If you insist on proceeding, it’s probably safe to scroll down a little to peek at the photographs below. But really, if you know what’s good for you, you’ll stop reading right now.


I tried to warn you. Now I fear you won’t be able to stop yourself from reading this recipe for Lemony Snickets, and nothing good can come of it. Sure, these cookies look innocent enough, but I implore you to believe me when I tell you that they are anything but innocent. You can still click somewhere else. There’s still time.


Lemony Snickets

(from SheepishOne via a Friend to Knit With)

4 cups all-purpose flour
2 tsp baking powder
1 tsp baking soda
1/2 tsp salt
1/2 cup butter
1-1/2 cups granulated sugar
2 eggs
1 tsp vanilla
1 tsp lemon zest (about 1 lemon)
1 container (15 oz) low-fat ricotta cheese
4 cups confectioner’s sugar, sifted
6 Tbs lemon juice (about 2 large lemons)

1. Preheat oven to 350F. Lightly grease cookie sheets.
2. Whisk together flour, baking powder, baking soda, and salt in a medium bowl. In a large bowl, beat butter and sugar on medium speed until creamy, then beat in eggs, vanilla, lemon zest, and ricotta until blended.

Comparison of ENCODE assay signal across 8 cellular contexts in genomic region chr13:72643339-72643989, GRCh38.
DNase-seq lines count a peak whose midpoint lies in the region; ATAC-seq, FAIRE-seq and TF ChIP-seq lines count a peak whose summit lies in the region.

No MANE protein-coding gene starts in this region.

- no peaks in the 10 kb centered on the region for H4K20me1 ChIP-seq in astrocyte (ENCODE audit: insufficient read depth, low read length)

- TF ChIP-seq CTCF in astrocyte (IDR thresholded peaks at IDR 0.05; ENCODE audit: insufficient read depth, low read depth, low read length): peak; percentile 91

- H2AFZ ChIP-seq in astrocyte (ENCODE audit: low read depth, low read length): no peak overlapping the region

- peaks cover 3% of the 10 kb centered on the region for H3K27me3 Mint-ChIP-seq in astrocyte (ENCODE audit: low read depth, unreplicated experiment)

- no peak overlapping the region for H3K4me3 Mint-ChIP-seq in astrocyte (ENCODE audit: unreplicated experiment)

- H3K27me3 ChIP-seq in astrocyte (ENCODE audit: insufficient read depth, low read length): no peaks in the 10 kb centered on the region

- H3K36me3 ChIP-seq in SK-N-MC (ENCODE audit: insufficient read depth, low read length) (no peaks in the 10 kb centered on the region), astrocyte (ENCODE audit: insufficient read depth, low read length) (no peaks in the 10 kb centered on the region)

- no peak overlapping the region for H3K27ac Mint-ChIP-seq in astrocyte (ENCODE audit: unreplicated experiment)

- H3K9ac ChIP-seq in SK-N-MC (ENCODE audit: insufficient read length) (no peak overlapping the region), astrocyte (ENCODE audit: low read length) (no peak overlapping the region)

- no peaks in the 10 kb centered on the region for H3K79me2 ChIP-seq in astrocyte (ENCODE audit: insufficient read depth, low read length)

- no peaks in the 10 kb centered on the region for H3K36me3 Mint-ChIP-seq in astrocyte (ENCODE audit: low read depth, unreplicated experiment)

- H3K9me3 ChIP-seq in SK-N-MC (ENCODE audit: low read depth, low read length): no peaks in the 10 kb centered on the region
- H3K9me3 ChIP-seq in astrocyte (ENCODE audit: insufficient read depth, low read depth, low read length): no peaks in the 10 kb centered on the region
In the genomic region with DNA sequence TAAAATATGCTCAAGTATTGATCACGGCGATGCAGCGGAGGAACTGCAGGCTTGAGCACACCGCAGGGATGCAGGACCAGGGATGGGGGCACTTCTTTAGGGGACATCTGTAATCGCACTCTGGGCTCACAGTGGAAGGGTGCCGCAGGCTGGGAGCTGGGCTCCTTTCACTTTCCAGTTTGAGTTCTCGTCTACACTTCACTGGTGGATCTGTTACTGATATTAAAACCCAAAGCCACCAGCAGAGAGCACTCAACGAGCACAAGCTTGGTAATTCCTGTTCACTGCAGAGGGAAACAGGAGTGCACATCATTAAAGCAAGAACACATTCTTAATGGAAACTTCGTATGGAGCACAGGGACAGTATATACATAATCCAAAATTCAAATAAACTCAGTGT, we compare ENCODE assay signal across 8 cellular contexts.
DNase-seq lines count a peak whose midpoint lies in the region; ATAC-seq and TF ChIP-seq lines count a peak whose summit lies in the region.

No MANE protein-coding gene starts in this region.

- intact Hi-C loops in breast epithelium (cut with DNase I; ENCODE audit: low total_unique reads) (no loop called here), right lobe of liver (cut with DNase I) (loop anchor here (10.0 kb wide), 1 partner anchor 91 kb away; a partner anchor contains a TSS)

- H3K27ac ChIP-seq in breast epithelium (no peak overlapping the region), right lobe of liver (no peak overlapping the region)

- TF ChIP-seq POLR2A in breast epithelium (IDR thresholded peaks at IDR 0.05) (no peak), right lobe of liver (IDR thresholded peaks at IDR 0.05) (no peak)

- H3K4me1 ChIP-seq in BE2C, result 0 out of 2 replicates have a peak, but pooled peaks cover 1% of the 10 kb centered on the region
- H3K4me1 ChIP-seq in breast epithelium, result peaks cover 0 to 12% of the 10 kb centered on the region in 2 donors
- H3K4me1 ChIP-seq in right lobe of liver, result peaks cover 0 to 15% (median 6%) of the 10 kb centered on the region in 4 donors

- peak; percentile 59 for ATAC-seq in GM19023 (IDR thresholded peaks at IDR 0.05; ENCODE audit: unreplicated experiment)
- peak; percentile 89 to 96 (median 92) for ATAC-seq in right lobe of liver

3. Add flour mixture and beat until combined. Cover and chill at least an hour.
4. Shape dough into 1-inch balls, and place on cookie sheets.
5. Bake 10 minutes, or until bottoms are light brown. Cool for about 1 minute, then transfer cookies to a wire rack to cool.
6. While they cool, make glaze: Stir confectioner’s sugar and lemon juice in small bowl until smooth. (I added extra lemon juice to make these taste more tangy– I used the juice of 2 and a half lemons.) Drizzle evenly over each cookie. Garnish with sprinkles. Let stand until hardened. (Don’t put these in an airtight container, just cover very lightly if you need to.)

Now you’ve read the recipe, so it’s probably too late for you. But wouldn’t you rather bake something else? Perhaps some oatmeal raisin cookies, or a nice, innocent Bundt cake?

January 13, 2008 at 8:58 pm 5 comments

Hardly Homemade with Meredith T


…just a little Food Network humor.

Here’s a yummy pumpkin spice cake recipe I picked up at Weight Watchers a while back (don’t let the Weight Watchers thing scare you, though, because it’s delicious.)

Take one box of spice cake mix (Betty Crocker or similar) and thoroughly mix with one 15 ounce can of pumpkin (use just 100% plain pumpkin, not pie filling.) Add some sweetener to taste (sugar, brown sugar, Splenda, whatever– I used Splenda brown sugar blend.) Spray a pan with Pam or similar (I used a large pie plate.) Bake at 350 degrees until your fork comes out clean (about a half an hour.) Done!

Weight Watchers does not recommend that you top this with a big scoop of vanilla ice cream. But I do!

November 29, 2007 at 9:00 pm 1 comment

Good times and pies were had by all.





Great family, great times, great pies… lots to be thankful for.

November 23, 2007 at 7:44 pm 2 comments